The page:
This book deals with one of the most important and contentious issues in the world of fine art. Starting in the 1970s a mania has developed for restorations of works of art. London's National Gallery (first in this field by several decades), Washington's National Gallery, the Metropolitan, the Louvre, the Prado, the Uffizi, and others besides, are restoring their collections on a wholesale basis. Much of what is being done is radical and, in its effects, irreversible. Yet a generation from now, or less, the assumptions and the most advanced technologies of today may well be regarded as backward, misconceived or plain wrong. The authors discuss the recent restoration of three Renaissance masterpieces including Michelangelo's Sistine Chapel ceiling, one of the high points - and perhaps now also one of the tragedies - in the history of Western art. New evidence is presented of what has been done, and why, and it is certain to be controversial. Also examined are the restoration policies of the National Gallery and, so far as they can be learned from what the Gallery is prepared to reveal, their effects. These will prove controversial too. The authors enquire into the social, cultural and, increasingly, commercial factors that underlie the recent spate of restorations which have produced what amounts to a restoration establishment with its own networks, priorities and interests. Last, they offer hope not only that change is possible but also that the need for change is beginning to be recognized, and they put forward ideas for hastening the process.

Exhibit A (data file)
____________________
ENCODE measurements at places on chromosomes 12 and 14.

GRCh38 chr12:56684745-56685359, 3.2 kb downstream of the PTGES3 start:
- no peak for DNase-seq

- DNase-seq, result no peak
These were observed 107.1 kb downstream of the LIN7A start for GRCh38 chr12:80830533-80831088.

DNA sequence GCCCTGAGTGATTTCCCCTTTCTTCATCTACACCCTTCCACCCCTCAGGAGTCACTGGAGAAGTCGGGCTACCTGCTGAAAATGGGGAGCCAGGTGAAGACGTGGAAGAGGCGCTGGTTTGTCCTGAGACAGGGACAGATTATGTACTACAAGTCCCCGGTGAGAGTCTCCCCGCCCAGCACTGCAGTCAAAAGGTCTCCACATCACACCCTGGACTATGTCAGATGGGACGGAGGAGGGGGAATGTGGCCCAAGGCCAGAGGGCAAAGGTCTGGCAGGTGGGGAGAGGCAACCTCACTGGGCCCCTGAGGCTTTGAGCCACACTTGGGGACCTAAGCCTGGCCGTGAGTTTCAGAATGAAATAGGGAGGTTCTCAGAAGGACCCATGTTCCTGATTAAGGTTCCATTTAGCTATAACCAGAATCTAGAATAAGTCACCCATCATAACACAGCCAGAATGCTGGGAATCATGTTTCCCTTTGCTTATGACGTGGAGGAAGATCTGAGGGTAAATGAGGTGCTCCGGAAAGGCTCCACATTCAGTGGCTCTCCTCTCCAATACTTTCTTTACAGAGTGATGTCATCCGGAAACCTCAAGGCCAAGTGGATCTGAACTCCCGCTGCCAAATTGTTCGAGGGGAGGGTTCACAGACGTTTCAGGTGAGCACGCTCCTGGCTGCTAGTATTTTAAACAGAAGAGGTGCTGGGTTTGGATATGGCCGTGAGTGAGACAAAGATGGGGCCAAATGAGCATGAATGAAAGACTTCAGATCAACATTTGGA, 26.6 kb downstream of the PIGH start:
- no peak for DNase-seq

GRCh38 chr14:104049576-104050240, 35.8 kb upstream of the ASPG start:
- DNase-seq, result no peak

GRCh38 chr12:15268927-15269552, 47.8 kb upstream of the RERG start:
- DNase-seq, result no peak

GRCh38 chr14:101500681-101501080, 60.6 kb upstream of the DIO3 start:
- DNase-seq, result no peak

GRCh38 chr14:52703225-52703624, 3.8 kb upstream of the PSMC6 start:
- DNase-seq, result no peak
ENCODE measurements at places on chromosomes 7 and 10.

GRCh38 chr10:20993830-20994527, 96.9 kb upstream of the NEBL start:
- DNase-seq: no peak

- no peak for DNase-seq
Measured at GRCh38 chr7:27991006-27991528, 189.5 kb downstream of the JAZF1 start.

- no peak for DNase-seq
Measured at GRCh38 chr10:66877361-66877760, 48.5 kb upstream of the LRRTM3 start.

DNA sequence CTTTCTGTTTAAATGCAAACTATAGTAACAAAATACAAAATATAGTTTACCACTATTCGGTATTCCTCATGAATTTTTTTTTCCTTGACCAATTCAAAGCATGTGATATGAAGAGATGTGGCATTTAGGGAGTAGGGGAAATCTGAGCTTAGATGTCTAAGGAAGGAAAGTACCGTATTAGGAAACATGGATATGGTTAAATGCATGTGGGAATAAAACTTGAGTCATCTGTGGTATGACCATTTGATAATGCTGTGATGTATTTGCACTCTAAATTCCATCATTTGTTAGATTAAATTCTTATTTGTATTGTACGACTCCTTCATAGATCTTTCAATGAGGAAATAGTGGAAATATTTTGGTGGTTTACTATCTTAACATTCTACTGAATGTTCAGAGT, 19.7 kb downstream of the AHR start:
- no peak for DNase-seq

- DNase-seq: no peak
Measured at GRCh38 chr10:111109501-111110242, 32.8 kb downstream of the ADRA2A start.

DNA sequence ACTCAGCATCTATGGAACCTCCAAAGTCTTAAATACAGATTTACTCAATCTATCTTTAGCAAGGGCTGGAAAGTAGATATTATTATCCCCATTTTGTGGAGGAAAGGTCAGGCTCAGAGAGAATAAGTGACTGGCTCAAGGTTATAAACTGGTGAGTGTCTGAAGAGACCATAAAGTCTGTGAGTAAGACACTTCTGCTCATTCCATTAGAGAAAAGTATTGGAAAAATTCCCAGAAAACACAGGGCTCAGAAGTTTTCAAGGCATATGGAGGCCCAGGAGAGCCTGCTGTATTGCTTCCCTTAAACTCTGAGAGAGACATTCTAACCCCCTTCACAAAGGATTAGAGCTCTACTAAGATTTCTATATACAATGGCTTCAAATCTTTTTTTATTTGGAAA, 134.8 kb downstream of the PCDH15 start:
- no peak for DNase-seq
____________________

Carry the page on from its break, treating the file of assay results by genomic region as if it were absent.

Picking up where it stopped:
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(210mm x 138mm x 18mm)
WW Norton & Co
Publisher: WW Norton & Co
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